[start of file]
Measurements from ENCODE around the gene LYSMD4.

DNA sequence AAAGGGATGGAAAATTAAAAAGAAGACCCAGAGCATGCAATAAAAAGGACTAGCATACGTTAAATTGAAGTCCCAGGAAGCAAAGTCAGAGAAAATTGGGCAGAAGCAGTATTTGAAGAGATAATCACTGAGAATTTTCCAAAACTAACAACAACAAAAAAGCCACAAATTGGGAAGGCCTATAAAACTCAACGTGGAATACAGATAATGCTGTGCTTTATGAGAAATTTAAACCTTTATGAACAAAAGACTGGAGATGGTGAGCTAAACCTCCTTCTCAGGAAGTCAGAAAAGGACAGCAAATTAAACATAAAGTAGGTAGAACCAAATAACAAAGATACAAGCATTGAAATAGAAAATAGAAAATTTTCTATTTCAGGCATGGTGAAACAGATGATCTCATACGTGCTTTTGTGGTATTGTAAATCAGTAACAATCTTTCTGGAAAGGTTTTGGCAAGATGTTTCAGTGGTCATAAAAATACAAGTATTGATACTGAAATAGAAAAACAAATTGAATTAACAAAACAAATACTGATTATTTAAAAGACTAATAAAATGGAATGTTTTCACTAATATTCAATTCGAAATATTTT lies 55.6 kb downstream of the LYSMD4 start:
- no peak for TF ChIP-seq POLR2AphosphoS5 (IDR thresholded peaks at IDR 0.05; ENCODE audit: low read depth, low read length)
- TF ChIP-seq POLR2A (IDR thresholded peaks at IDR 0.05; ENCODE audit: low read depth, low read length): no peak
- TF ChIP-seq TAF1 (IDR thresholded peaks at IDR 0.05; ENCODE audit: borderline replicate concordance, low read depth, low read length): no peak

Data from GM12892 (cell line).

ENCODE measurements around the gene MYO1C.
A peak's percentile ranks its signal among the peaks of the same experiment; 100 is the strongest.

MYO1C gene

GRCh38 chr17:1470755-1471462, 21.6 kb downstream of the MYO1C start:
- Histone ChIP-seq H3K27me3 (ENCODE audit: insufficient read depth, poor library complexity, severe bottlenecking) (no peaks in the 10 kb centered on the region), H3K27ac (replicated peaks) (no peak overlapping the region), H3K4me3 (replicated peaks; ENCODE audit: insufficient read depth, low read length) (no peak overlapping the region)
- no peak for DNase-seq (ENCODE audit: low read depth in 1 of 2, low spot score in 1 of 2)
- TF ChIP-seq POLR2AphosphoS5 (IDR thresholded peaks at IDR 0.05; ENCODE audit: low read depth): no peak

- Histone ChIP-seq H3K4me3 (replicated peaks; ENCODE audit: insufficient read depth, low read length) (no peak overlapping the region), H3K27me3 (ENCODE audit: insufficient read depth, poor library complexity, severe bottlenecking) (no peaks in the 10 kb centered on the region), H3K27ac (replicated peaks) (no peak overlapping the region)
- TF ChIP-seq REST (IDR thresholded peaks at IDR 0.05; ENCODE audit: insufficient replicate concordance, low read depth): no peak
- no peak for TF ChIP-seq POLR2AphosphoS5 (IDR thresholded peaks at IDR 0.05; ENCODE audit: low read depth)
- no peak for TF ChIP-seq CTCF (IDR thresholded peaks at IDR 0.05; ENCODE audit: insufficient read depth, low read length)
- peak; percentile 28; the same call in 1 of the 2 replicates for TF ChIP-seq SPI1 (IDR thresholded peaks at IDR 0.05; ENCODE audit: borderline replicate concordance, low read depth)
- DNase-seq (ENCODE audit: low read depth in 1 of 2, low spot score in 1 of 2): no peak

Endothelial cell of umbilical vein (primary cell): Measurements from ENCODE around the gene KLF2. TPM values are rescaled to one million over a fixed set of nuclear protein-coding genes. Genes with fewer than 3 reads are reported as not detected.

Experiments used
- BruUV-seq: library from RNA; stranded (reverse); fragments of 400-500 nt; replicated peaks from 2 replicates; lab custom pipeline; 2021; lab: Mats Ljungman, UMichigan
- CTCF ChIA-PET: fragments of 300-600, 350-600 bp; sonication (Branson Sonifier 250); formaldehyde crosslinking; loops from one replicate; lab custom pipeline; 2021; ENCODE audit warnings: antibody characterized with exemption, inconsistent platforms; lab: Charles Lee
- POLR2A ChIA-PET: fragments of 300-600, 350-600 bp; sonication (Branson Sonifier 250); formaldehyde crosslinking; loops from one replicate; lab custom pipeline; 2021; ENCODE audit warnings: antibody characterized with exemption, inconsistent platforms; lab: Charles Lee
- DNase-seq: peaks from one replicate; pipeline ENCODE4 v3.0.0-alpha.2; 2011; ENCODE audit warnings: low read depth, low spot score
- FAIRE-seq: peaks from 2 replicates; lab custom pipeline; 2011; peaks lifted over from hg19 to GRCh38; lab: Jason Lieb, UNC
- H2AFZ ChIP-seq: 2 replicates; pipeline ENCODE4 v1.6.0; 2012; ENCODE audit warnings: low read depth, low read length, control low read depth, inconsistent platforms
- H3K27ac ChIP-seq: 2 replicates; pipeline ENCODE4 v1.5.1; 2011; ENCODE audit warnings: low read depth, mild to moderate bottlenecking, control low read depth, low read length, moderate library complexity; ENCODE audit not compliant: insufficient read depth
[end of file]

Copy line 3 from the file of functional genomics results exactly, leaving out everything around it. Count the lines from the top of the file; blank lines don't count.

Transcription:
- no peak for TF ChIP-seq POLR2AphosphoS5 (IDR thresholded peaks at IDR 0.05; ENCODE audit: low read depth, low read length)